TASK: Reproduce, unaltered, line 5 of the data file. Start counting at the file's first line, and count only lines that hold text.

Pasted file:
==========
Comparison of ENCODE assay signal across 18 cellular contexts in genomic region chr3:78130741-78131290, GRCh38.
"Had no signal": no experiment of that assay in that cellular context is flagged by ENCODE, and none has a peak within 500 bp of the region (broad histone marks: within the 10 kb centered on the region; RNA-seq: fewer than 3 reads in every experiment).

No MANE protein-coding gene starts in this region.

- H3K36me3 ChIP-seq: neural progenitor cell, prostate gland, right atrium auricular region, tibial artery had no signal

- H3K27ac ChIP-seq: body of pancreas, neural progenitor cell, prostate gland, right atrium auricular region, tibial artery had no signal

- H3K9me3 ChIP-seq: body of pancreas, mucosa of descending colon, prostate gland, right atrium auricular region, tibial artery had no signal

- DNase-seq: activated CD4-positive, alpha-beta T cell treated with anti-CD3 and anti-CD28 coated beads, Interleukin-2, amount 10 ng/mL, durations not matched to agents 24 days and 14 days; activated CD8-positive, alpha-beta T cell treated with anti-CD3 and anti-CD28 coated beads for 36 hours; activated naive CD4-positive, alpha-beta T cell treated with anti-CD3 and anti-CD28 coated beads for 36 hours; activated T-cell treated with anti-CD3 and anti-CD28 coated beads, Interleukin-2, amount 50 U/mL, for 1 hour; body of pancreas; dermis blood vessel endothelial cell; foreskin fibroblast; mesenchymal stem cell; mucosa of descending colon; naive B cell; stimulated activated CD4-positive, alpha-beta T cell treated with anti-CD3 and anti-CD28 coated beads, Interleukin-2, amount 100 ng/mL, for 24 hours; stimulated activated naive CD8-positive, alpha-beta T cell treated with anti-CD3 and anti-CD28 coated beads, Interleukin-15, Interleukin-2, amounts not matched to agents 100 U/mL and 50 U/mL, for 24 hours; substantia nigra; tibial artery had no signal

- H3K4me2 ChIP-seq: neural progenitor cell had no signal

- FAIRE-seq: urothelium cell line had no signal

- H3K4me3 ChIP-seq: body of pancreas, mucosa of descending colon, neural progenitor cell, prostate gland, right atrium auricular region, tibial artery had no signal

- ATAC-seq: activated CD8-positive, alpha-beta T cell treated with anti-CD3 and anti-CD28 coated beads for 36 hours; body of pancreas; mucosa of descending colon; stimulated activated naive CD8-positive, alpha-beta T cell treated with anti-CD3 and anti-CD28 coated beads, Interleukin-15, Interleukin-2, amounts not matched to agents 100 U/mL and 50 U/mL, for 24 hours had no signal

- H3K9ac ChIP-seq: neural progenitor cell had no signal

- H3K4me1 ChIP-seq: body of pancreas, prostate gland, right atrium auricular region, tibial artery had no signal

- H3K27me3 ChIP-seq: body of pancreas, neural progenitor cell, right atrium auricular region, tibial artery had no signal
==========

- H3K27ac ChIP-seq: body of pancreas, neural progenitor cell, prostate gland, right atrium auricular region, tibial artery had no signal